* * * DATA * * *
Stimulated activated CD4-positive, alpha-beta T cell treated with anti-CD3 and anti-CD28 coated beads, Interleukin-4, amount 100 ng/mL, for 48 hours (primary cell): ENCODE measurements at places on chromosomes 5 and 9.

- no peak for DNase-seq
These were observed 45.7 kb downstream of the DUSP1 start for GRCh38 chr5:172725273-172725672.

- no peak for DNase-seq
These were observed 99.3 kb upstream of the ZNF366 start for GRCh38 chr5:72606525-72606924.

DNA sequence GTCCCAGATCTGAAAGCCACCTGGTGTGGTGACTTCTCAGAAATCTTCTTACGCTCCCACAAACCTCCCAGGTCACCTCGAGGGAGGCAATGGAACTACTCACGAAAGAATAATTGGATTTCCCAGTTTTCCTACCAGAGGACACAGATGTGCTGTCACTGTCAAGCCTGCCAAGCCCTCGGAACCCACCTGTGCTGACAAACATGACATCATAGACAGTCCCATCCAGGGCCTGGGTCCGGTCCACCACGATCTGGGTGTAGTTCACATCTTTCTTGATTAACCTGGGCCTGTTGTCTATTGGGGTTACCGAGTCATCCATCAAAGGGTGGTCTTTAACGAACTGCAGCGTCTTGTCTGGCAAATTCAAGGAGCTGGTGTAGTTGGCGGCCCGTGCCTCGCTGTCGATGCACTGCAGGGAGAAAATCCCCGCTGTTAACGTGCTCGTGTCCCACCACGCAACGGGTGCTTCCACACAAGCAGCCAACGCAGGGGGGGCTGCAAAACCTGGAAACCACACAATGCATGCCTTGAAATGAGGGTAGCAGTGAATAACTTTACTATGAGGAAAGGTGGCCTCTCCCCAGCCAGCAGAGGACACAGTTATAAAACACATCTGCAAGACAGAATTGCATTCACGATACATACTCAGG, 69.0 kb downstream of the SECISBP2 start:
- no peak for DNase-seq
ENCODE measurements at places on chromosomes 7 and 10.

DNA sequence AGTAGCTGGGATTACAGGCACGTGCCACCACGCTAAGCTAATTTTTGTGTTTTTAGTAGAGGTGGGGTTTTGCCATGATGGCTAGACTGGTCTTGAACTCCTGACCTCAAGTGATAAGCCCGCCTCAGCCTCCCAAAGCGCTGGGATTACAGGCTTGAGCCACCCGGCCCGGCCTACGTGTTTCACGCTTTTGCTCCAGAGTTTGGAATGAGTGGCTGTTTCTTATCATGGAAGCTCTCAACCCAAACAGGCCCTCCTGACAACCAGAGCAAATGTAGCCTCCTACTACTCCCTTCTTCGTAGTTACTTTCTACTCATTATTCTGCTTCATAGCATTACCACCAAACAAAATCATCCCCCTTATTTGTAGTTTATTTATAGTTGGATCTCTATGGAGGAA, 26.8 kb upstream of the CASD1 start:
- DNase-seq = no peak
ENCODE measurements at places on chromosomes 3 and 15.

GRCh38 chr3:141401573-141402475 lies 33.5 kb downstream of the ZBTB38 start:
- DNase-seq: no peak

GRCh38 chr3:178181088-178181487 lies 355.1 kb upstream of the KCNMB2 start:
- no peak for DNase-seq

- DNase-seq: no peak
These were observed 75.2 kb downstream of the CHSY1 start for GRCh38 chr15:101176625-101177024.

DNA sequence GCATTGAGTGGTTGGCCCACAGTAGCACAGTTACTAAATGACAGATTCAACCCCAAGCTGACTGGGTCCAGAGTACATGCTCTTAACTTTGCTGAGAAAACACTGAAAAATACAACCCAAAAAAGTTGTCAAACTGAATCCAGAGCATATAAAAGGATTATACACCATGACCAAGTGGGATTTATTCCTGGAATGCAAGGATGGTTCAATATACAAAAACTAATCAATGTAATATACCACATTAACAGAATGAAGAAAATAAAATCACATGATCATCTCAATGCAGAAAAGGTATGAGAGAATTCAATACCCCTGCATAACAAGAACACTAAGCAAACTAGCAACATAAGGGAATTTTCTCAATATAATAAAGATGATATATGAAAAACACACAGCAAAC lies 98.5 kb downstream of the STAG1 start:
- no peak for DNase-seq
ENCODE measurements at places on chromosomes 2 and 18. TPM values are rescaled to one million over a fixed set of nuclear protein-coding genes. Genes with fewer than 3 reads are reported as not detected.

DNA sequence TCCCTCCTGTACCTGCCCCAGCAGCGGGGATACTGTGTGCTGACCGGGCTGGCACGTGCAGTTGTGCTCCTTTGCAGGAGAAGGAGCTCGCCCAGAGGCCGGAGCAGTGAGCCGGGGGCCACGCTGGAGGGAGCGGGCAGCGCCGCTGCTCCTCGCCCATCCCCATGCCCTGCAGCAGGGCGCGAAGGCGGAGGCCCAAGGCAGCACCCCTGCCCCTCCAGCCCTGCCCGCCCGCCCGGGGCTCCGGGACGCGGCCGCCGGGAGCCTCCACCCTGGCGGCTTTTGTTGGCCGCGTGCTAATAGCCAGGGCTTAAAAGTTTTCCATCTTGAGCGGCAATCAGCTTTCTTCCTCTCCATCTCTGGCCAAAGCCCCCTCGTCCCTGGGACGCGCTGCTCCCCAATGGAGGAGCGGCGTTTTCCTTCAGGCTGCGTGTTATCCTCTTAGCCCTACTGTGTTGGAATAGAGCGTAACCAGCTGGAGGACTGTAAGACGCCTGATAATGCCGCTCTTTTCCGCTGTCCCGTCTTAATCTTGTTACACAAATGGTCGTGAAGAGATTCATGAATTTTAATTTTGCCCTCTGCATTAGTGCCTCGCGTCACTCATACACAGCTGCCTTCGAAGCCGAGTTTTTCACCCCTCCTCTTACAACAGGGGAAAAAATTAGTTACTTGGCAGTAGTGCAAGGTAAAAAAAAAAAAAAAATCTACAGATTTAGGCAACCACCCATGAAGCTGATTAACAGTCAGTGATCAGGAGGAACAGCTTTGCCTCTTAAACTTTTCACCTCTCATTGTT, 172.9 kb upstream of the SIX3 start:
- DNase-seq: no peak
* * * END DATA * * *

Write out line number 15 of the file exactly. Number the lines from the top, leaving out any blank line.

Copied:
- no peak for DNase-seq